Saudi Arabia has approved its 2017 budget at a moment when the oil-rich kingdom is experiencing “a very severe economic volatile situation” that has affected most States and slowed global economic growth, King Salman stated.
He alluded to the country’s diving income due to fall in oil prices but said “the economy is firm” and strong enough to withstand “current economic and financial challenges” as he highlighted the Kingdom’s comprehensive reform program dubbed Vision 2030.
King Salman said the government is “optimistic” in achieving its “desired economic prosperity” by implementing the budget keenly with the hope of “a comprehensive and balanced development and improved services for citizens.”
The budget also looks forward to boosting the coordination and integration among all government agencies, strengthening public-private partnerships, increasing tax collection potentials and transparency.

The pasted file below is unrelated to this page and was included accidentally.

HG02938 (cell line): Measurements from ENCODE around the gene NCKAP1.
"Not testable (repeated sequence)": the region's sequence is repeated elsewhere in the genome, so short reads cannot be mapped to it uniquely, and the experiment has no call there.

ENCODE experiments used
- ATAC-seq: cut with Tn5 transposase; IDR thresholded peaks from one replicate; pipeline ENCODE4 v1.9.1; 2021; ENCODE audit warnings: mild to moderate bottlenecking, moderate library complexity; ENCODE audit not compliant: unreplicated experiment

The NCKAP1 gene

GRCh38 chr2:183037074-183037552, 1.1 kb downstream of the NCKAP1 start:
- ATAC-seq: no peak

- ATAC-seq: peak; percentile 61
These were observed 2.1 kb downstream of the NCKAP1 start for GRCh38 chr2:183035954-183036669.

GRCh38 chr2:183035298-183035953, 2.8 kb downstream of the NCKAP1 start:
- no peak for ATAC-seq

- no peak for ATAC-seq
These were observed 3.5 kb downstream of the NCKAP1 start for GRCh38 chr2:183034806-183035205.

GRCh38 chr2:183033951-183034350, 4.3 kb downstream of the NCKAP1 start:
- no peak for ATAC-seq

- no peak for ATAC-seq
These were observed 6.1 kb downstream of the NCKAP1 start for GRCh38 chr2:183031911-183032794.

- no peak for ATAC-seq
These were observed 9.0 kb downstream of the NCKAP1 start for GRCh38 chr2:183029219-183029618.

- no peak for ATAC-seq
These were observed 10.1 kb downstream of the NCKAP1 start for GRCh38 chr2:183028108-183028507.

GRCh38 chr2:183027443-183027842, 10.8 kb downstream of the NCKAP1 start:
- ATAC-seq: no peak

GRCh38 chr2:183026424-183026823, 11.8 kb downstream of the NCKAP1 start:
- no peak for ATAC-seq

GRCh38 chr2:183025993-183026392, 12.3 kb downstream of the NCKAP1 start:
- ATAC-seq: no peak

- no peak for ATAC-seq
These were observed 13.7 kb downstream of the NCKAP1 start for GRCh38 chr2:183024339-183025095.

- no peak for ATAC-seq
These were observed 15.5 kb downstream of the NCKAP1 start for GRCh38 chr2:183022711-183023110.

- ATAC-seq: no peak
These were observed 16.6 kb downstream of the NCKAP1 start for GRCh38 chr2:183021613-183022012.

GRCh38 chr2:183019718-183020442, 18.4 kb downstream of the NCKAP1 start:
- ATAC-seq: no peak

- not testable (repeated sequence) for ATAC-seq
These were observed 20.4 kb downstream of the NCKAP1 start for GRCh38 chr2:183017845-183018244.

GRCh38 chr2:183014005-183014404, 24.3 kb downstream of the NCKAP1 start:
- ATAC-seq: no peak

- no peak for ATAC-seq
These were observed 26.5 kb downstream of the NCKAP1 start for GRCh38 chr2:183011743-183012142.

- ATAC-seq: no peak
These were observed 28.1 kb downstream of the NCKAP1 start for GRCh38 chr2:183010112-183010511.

The country’s budget deficit has lowered when compared to last year and the 2017 budget considers the economy to be in recovery mood with a “manageable” deficit gap, although Saudi Arabia increased its expenditure in next year’s budget.
According to John Sfakianakis, the director of economic research at the Gulf Research Center, the budget will “help build further confidence” and “bring private investment.”
Some analysts welcomed the broader transparency of the budget, which encourages a favorable environment for business.
Jason Tuvey, Middle East economist at Capital Economics, signaled that Saudi Arabia could be forced to adopt austerity measures in 2018 if Riyadh’s expectations of oil prices increasing, after an agreed output cut by oil producers, fails to take place in 2017.
King Salman had stated that the budget and its programs are geared towards improving “the efficiency of the capital and operational expenditures in the state” as the government tries to shift the dependency of the economy away from oil by 2030 and balancing the State’s finances by 2020.